Why would someone consider using a 3D display in their signage network?

For advertisers, it’s all about getting your attention. A 3D display can do this very effectively, so that’s a great reason to begin to look at a 3D display. Other signage networks might want to use a 3D display to enhance their brand image or make an impact on viewers.

Are there any metrics to prove benefits or ROI?

Yes and no. Some studies have been done and the benefits can be proven, but many are limited in scope so larger data sets would be more convincing. On the other hand, there seem to be a lot of 3D signage applications where metrics were obtained that are very favorable for 3D – but these operators don’t want to talk about it. The fear is that the returns are so good their competitors will rush in. So the secrecy is not helping to expand the 3D signage base, but it also hints at a coming tipping point too.

How soon do you think we will start to see 3D applications appear in the real world?

They are out there now and I expect they will increase and become more visible in transport centers, retail, cinemas, casinos and more.

How soon do you think we will start to see 3D applications appear in the real world?

A regional grocery chain has rolled out 73 screens and is expanding to over 200 now. This is supported by ads from Kraft Foods, Coca Cola, Nestle and others who show floating 3D products at the point of decision in the grocery store. Red Bull has done research on the viewing and sales lift of using a 3D display too, while cinemas can run 3D trailers of upcoming 3D movies on their glasses-free display in the theater lobby. Glasses-free 3D is best in controlled viewing situations so having it right above the vegetable bin, near an escalator or where people are waiting in line are all good examples.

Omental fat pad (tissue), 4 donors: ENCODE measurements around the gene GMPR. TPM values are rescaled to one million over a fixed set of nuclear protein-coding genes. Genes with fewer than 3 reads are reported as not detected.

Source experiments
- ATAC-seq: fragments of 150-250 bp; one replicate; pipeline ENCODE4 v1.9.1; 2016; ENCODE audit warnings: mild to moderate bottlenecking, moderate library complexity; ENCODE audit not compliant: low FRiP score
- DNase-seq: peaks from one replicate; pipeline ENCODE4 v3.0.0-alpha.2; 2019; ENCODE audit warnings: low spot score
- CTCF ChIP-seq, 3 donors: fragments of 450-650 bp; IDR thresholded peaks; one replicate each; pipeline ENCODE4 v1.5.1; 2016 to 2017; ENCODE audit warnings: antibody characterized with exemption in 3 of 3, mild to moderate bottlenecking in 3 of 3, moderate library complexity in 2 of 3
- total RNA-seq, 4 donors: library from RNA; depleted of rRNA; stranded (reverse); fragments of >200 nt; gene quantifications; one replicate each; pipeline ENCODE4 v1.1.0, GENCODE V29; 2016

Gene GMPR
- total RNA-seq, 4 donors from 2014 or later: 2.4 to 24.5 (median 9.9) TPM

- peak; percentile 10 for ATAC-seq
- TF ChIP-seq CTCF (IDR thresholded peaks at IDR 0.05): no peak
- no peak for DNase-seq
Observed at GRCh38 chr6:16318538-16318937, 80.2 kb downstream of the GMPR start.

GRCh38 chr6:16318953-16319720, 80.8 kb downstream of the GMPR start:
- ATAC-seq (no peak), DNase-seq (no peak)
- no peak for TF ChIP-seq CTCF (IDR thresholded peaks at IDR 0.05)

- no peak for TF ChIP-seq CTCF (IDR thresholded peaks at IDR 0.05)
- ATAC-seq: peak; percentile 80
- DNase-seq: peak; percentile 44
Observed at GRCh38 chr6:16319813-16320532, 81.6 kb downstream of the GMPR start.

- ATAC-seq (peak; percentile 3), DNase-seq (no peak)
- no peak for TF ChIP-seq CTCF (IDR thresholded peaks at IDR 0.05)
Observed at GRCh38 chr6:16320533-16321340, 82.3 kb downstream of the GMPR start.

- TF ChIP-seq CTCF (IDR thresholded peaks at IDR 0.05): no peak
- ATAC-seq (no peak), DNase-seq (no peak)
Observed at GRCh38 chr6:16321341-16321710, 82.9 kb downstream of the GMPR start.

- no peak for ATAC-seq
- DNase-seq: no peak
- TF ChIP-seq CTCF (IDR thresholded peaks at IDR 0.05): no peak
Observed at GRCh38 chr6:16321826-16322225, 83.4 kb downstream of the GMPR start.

Is the image quality good enough?

Image quality is very much as combination of the content creation process and the 3D display – which is quite different from 2D signage. Careful understanding of the 3D human factors in content creation is required. The 3D displays themselves can often have “sweet spots” – positions defined in space where you see the best 3D image. The ability to smooth out these sweet spots is already possible, so you need to create content that is matched to the display system and the goals of the content and signage. If you think this through carefully, you can definite create compelling 3D images.

Is there a no glasses 3D solution that you know of or are 3D glasses necessary?

Almost all of the solutions I have been talking about are glasses-free 3D.

This is mostly a requirement for any public signage system. Some events may be acceptable for 3D glasses, however. Glasses-free technology is advancing very rapidly in a number of technical areas. That’s why we are confident 3D is a long term trend that will wave after wave of innovation for many years to come.

Can 3D display be part of a 2D network?

Yes. Many of the glasses-free display can easily show 2D content that looks just fine. In addition, Content Management Systems are also available to deliver and schedule both 2D and 3D content on a network.

How tough or difficult is content creation?

You will need to budget more time and expense for the 3D content and you will need to have an experience content creator doing or assisting in this process. It is easy to create 3D content, but much more difficult to create a well-crafted and optimized 3D experience.

Are there companies or individuals out there now who can build a 3D signage solution?

Yes. There are perhaps a dozen primary display providers. They often work with content creation partners, system integrators and agencies who contribute to the solution. Partners are almost always needed to create a complete solution, much like in the 2D signage world.

About Chris

Chris Chinnock is President of Insight Media, a display industry publishing and consulting company with a special focus on 3D technologies. Insight Media provides technology, market and product intelligence through monthly and yearly display technology reports, custom consulting, conferences and 3D training. Insight Media has a roster of over 800 companies that subscribe to various services, including custom consulting, on a worldwide basis. Mr. Chinnock takes an active role in all of these activities. He holds a Bachelor of Science degree in Electrical Engineering (BSEE) from the University of Colorado and for 15 years he worked in a variety of engineering, management and business development positions at companies such as General Dynamics, MIT Lincoln Labs, Honeywell Electro-Optics, GE AstroSpace and Barnes Engineering. This was followed by 5 years as a freelance journalist and consultant prior to starting Insight Media.